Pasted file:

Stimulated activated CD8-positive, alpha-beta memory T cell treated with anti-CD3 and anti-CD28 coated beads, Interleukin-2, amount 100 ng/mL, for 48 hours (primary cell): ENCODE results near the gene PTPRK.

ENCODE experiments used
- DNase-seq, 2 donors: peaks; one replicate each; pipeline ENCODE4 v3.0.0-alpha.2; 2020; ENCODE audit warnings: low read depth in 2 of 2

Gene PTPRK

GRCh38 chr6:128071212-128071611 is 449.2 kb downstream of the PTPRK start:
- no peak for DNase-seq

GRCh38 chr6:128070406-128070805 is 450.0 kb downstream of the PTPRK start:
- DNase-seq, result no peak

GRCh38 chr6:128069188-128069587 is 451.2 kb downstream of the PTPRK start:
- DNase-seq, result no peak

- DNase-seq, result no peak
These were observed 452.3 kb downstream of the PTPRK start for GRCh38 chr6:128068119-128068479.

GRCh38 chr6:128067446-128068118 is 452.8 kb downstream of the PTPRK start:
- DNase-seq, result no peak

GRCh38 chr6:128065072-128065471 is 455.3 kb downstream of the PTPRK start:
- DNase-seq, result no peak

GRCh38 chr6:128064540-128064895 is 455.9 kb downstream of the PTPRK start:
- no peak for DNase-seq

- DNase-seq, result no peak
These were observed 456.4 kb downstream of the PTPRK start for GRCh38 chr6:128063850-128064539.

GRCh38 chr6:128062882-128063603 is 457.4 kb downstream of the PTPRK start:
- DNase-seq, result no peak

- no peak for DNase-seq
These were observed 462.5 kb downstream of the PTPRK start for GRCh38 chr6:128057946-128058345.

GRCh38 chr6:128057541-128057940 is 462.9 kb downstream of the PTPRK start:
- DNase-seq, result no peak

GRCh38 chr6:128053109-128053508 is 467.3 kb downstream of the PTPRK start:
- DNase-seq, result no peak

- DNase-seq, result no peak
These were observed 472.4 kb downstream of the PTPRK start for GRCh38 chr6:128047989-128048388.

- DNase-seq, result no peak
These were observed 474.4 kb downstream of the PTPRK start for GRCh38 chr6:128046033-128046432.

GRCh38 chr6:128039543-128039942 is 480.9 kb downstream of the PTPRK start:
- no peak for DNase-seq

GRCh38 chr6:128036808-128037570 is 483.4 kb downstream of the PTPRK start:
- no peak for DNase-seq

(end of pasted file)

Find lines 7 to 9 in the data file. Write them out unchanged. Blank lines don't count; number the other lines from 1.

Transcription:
GRCh38 chr6:128070406-128070805 is 450.0 kb downstream of the PTPRK start:
- DNase-seq, result no peak

GRCh38 chr6:128069188-128069587 is 451.2 kb downstream of the PTPRK start: